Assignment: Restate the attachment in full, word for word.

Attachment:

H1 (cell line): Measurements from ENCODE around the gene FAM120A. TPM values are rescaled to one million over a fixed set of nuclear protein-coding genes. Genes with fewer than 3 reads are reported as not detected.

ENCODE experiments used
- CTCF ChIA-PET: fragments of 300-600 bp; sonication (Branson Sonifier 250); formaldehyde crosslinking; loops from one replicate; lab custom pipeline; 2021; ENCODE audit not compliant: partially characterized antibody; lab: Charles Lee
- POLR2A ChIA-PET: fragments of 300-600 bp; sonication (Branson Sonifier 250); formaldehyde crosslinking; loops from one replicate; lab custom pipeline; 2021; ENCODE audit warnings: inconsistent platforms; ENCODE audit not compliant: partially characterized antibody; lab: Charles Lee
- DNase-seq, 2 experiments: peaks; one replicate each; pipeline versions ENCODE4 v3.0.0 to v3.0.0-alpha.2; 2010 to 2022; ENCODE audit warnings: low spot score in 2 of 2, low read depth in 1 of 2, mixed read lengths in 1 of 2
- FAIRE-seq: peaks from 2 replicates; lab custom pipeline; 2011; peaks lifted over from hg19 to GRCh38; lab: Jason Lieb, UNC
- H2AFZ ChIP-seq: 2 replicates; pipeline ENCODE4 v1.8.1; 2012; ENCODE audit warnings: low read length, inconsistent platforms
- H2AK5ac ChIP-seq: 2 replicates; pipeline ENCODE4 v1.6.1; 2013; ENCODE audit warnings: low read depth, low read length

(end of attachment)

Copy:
H1 (cell line): Measurements from ENCODE around the gene FAM120A. TPM values are rescaled to one million over a fixed set of nuclear protein-coding genes. Genes with fewer than 3 reads are reported as not detected.

ENCODE experiments used
- CTCF ChIA-PET: fragments of 300-600 bp; sonication (Branson Sonifier 250); formaldehyde crosslinking; loops from one replicate; lab custom pipeline; 2021; ENCODE audit not compliant: partially characterized antibody; lab: Charles Lee
- POLR2A ChIA-PET: fragments of 300-600 bp; sonication (Branson Sonifier 250); formaldehyde crosslinking; loops from one replicate; lab custom pipeline; 2021; ENCODE audit warnings: inconsistent platforms; ENCODE audit not compliant: partially characterized antibody; lab: Charles Lee
- DNase-seq, 2 experiments: peaks; one replicate each; pipeline versions ENCODE4 v3.0.0 to v3.0.0-alpha.2; 2010 to 2022; ENCODE audit warnings: low spot score in 2 of 2, low read depth in 1 of 2, mixed read lengths in 1 of 2
- FAIRE-seq: peaks from 2 replicates; lab custom pipeline; 2011; peaks lifted over from hg19 to GRCh38; lab: Jason Lieb, UNC
- H2AFZ ChIP-seq: 2 replicates; pipeline ENCODE4 v1.8.1; 2012; ENCODE audit warnings: low read length, inconsistent platforms
- H2AK5ac ChIP-seq: 2 replicates; pipeline ENCODE4 v1.6.1; 2013; ENCODE audit warnings: low read depth, low read length